Most recently I saw the movie Flightplan, from which a discussion about one logic of strong female characters can be discerned. I wanted to watch the film, because of a similar movie that came out last year The Forgotten. Both of them, deal with hysterical mothers, who lose a child, which everyone around them says does not exist. I was intrigued when another movie came out which had the same basic narrative impossible twist and so decided that if this was I trend, I should try to follow it. Both films portray strong female roles, whose strength is derived from their maternal bond, which refuses to give into social reality, but instead clings to something which is dead and disconnected, because the social refuses to recognize that it existed. My question after watching both films was, does this type of strong role, require that hyper hysterical moment, where the woman can only be thought of as hopelessly delusional? Without intentionally attempting to avoid this very critique, could this character be created without a stop-over in psychosis?

But these sorts of limitations take on all forms. In film noir for example, the trajectory of the femme fatale is often times the same. For most of the film she is an aggressive, manipulating and powerful woman, before whom the protagonist is just putty to be pawned. At some point in the narrative this woman, who at one point was so powerful and controlling is broken down, and she is revealed to be nothing more than a thing manipulated by something other man, who is either impotent or hidden away. One can find similar stories with female warriors in martial arts movies. Where the price of being a strong warrior, who exceeds her role, is usually her death or humiliation.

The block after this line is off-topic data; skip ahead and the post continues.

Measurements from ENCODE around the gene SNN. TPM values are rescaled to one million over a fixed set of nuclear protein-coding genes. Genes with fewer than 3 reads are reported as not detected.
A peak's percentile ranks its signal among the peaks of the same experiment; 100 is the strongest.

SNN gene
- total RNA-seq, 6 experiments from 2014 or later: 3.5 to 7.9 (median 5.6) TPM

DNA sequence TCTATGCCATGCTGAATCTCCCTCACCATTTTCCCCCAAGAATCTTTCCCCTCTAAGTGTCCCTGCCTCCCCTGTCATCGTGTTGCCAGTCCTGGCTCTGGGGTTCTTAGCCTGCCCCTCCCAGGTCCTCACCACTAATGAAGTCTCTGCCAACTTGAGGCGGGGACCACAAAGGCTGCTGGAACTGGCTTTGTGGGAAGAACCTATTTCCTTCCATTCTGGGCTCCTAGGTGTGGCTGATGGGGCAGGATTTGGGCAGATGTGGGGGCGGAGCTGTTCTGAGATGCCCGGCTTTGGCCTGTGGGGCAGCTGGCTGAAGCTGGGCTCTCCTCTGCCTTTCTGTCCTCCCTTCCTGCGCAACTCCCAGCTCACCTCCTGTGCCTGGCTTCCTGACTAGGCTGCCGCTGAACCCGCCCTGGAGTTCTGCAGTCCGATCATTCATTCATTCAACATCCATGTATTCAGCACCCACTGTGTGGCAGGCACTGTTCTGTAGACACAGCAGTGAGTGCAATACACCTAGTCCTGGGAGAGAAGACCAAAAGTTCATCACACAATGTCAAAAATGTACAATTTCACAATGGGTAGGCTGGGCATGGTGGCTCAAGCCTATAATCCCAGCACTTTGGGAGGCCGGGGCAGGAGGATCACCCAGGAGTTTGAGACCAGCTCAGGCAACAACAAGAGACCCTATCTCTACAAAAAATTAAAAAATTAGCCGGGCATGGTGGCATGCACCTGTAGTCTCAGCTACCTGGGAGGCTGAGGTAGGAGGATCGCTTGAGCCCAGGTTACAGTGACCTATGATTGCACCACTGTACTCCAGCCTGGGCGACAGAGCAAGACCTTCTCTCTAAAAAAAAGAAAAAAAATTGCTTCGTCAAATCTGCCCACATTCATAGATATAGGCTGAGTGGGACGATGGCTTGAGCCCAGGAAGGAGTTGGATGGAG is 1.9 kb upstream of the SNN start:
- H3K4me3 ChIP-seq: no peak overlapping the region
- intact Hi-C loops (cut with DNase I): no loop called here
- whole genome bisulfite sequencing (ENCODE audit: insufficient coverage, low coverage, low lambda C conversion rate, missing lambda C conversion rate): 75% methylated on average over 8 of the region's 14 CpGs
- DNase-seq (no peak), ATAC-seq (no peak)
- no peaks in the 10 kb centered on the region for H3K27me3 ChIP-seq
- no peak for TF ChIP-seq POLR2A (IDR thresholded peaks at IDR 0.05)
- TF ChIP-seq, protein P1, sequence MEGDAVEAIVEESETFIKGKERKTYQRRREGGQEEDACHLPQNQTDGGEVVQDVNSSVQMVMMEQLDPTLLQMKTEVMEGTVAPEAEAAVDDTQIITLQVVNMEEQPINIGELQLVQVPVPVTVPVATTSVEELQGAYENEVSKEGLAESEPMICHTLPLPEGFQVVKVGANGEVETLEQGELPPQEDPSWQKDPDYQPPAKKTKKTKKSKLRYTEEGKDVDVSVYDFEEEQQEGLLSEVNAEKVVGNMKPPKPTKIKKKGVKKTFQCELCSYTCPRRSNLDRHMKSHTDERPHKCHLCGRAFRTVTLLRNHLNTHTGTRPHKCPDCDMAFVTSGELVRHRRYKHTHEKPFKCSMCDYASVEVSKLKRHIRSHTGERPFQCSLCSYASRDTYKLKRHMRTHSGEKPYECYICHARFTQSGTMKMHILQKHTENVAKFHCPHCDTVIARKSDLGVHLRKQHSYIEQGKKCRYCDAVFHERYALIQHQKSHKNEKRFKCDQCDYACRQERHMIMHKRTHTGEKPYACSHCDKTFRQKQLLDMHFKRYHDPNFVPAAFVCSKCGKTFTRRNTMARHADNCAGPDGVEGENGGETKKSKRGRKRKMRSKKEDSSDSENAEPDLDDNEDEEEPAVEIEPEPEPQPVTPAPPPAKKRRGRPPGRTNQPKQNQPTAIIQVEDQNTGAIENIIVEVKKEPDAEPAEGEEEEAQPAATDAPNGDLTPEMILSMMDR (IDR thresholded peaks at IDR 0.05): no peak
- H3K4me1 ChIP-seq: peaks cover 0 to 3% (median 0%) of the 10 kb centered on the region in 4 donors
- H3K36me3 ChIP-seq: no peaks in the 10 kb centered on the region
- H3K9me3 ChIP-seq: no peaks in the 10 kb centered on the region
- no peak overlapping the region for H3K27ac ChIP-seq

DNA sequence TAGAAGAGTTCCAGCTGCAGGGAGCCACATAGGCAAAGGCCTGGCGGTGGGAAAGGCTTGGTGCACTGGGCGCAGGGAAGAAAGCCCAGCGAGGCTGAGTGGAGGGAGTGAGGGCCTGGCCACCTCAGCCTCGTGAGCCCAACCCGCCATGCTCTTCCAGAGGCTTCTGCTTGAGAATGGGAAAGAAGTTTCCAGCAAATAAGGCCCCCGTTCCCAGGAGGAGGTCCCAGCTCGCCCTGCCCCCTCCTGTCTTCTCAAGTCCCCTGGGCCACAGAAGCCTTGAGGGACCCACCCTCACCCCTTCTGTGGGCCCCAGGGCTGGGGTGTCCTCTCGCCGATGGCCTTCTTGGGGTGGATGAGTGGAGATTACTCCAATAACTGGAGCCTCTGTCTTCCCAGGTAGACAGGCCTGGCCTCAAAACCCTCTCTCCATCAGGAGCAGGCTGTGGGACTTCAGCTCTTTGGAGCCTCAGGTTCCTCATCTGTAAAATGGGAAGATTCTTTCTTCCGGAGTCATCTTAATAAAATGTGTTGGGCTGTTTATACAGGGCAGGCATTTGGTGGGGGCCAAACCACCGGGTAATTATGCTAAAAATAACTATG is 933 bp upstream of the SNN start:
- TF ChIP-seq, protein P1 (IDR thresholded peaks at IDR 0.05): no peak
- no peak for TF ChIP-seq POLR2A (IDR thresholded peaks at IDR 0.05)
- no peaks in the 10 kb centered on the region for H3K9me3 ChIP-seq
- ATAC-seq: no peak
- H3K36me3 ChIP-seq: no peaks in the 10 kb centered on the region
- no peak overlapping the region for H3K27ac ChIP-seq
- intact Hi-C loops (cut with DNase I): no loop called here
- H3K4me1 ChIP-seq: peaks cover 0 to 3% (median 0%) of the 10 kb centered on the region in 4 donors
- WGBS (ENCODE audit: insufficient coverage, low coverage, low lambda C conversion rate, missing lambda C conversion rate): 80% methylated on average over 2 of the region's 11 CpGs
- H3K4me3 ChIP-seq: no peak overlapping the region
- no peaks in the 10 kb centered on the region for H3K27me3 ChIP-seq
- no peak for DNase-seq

Gi i kachidon Hindi na'na-na Masti, ilek-na un taotao,

"gof mangge' inakkamo', sa' ti sina put minagof ha' lina'la'."

Hinasso-ku put este, sa' sinangani yu' as ga'chong-hu na esta umasagua Si Zizek. Lao nai ma akonfotme i des (dos) na u sumiha asta i finakpo' i langhet, ma sangan lokkue na "gof baba este na kosa, inakkamo'. Taya' gi lina'la' ni' mas baba yan mala kinu este."